I feel any stock bicycle is a blank canvas awaiting my personal touches, to make it mine. Pedals that serve my needs- check. Out with the stock handlebar system, in with one that serves my ergonomic needs- check. Toss the stock saddle and install a Brooks B67- check. A Topeak rear rack and trunk bag for commuting or day trips, a Racktime front rack and removable basket for those jaunts to the store (or whatever hauling purpose)- check. Upgrade the tires to meet your local conditions and personal tastes. I made the bike my own, I made it suit my needs and my lifestyle. I'm too old to care one bit about someone else saying this bike doesn't compare well to a performance bike, or a mountain bike, or a...

The Long Haul Trucker is just that, built for the long haul. It's got its purpose, and I tweaked it to meet mine even better.

It works for me.

Steve.
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Old 02-25-16, 08:42 AM
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The LHT is a very solid bike. I doubt you will be unhappy with it. I look forward to your review and pics!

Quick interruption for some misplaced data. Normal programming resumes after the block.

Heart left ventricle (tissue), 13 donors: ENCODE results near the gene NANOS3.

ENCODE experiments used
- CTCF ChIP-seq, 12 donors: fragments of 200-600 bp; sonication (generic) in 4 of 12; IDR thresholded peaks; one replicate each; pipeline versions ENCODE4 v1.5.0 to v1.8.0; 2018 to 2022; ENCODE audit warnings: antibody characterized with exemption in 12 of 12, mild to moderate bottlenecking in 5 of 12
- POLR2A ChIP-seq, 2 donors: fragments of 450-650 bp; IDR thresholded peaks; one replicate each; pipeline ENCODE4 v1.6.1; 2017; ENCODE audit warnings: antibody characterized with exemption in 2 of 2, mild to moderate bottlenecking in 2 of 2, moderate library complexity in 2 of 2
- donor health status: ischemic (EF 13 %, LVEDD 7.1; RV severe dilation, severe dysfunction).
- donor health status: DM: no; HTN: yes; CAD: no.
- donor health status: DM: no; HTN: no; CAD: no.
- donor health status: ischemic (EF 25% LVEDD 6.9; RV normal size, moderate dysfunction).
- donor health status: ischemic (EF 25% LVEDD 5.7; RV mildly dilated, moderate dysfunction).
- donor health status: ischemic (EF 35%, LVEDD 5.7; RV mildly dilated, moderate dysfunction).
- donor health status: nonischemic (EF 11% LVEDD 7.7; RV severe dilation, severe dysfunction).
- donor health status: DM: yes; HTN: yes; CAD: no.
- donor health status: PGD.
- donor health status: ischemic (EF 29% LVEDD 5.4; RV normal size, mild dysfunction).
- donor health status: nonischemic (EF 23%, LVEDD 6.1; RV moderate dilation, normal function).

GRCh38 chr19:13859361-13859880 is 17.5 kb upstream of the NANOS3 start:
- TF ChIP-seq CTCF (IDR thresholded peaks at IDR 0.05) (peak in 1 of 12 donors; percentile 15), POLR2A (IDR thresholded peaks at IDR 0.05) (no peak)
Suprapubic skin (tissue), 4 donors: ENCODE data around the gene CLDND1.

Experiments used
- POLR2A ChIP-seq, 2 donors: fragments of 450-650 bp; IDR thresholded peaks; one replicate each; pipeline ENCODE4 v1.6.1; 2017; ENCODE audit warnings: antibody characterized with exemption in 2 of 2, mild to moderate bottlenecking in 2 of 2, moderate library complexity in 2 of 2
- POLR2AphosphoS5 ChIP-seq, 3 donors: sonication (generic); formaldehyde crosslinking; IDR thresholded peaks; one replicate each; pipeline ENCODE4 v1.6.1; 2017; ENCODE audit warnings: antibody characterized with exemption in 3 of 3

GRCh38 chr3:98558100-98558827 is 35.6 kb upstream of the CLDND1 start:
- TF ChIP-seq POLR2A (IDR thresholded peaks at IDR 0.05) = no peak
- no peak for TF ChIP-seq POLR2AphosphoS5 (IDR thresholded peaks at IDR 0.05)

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Old 02-25-16, 08:49 AM
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I don't see why not. I considered a full on Touring bike when I was in the market, but ultimately went with something slightly lighter. That said, IMO they are really well made bikes. I wouldn't worry about riding unloaded. At 350 lbs, you are putting more weight on the bike than a 200 lb rider riding fully loaded. Test ride one for yourself, if you can, and make up your own mind.

FWIW, some of the regulars in my local road cycling club ride touring bikes. Despite their reputation as heavy and slow bikes, these riders don't seem to have a problem keeping up. (probably because they ride a lot) Don't recall if any rode long haul truckers, but at least a few rode the venerable Trek 520, which is pretty similar.

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Old 02-25-16, 09:21 AM
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Its rare to hear folks who actually own one complaining about it.
I take most critical assessments of bikes and gear with a grain of salt as much of it seems to be humble bragging rather than actual faults. I'll even go as far as saying some alleged faults can often be advantages for most folks.
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Old 02-25-16, 09:46 AM
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You have listed all the right reasons you should buy one. My good friend, Jon, is a lot like you. He's not looking for fast, he's looking for commuting, comfortable, durable, get-it-done bike. After he bought his LHT, he stopped using any other bike, and I don't think I've ever heard him say a bad thing about his LHT.